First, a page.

Body Double (1984)

“Body Double” (1984)


blind eye

There are only a few themes which are more suited to cinema than to any other medium, or form of art. Of those themes, voyeurism is certainly the one that has been more explored, and thus has more solutions and experiences. That’s probably because it is seductive, and allows for so many different approaches (unlike for example space exploration). Also, voyeurism is marketable and can be made into quite different genres. And it is a terribly effective way to fold an audience onto a screen, because no matter who, or what is the voyeur in the film, we as spectators become voyeurs. So i suppose the fact that voyeurism suits cinema better than any other art form is a purely technical thing, related to very characteristics of the medium; but the fact that we are so fond of voyeurism is because we ourselves are voyeuristic by nature.

Because of all this, making something about being voyeur that is interesting and original can be something quite difficult. But de Palma tries. He tries hard, is clever enough to learn from every previous experience, and is bold enough to try new things once he achieves something with what he made. Unfairly, to me, he has the fame of copying masters, tackling their thing and making something close. I don’t think he does that, or ever did. He picks up concepts others (usually great directors) used, and performs those concepts with a totally renewed (and new!) vision (many times literally a new eye). Sometimes he outdoes the originals. This strategy produced one of the best films ever made on story construction and eye: Blow out, a transformation of Antonioni. Because that film was so successful in achieving what was intended, he moved on.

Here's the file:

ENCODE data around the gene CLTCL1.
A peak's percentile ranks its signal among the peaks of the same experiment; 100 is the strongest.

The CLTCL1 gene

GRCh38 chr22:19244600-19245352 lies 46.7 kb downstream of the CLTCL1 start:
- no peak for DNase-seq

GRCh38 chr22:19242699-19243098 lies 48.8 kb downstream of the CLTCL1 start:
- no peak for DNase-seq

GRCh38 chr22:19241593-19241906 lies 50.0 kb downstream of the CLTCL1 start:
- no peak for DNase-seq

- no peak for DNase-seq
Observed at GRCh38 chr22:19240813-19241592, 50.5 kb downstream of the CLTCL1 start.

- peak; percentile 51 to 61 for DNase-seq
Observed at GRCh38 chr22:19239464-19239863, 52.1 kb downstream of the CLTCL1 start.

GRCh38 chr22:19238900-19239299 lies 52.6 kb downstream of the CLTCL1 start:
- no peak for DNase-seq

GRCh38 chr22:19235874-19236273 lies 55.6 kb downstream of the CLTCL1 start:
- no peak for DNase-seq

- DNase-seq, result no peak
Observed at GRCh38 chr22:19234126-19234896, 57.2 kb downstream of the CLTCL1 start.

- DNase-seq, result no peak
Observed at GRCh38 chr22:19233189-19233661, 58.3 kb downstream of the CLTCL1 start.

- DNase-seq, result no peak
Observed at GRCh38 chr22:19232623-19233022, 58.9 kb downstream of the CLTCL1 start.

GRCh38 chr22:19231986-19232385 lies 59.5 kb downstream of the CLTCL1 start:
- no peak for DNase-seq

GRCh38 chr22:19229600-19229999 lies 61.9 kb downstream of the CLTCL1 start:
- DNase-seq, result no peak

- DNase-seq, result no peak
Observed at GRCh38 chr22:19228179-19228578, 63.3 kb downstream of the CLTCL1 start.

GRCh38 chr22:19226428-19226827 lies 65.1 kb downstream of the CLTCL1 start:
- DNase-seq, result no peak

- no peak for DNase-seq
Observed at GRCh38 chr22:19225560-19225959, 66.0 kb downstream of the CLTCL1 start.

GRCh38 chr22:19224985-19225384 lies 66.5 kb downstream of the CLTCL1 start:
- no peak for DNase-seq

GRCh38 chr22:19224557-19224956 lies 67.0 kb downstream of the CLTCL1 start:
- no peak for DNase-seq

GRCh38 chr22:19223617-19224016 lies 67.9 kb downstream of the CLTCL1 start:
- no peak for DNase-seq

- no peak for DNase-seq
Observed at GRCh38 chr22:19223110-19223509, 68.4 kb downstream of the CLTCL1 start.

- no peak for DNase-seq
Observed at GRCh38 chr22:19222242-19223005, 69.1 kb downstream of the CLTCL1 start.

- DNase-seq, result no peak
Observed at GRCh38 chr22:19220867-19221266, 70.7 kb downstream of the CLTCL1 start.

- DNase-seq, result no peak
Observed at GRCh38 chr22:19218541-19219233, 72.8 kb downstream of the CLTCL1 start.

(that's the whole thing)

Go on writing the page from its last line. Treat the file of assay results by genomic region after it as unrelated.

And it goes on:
Here he tries Hitchcock. Not the guy from Rear Window, more the one who made Vertigo. There is a world, unknown to us, unknown to our surrogate in the film, the watcher. He builds a story, he understands the world, by looking at it. Just by looking at it, his involvement in the development of that world comes very late in the game, and is not that important. He has the detective’s eye. And the world he is supposed to find is placed so he can find it, even though neither him or us know that at the beginning. So here we get into the territory of noir, the placing of the elements of the world in such ways that we/him necessarily have to find them. Here the trigger to the interest of the character is sex, as it often is in straight voyeuristic stories.

So de Palma knows where he is going, he is experimenting on solid grounds. But he doesn’t pull this off, not here. Apart from the basic structure of what he intends to do, almost everything else plays against the idea. His camera is not fluid, sensitive, snaky like it had been in Blow out or how it would become throughout the 90′. There are some cleverly conceived shots and sequences, but they are only worth on their own, without integration in a larger structure. Melanie Griffith won’t do it for me. I much rather prefer Karen Allen, specially when Brian was in love with her, that transpires into the movie. Griffith is wobbly, insecure. She is just adolescent, not with the Lolita fascination, just plain naive, and that sets her aside from the story. The soundtrack is terribly, one of the worst i’ve heard, worse than in many of the b movies that this one is stylistically close to.

My opinion: 2/5 if you know de Palma well enough you will appreciate the general concept here. But there are better places to go to see the ideas here flourish.

This comment on IMDb


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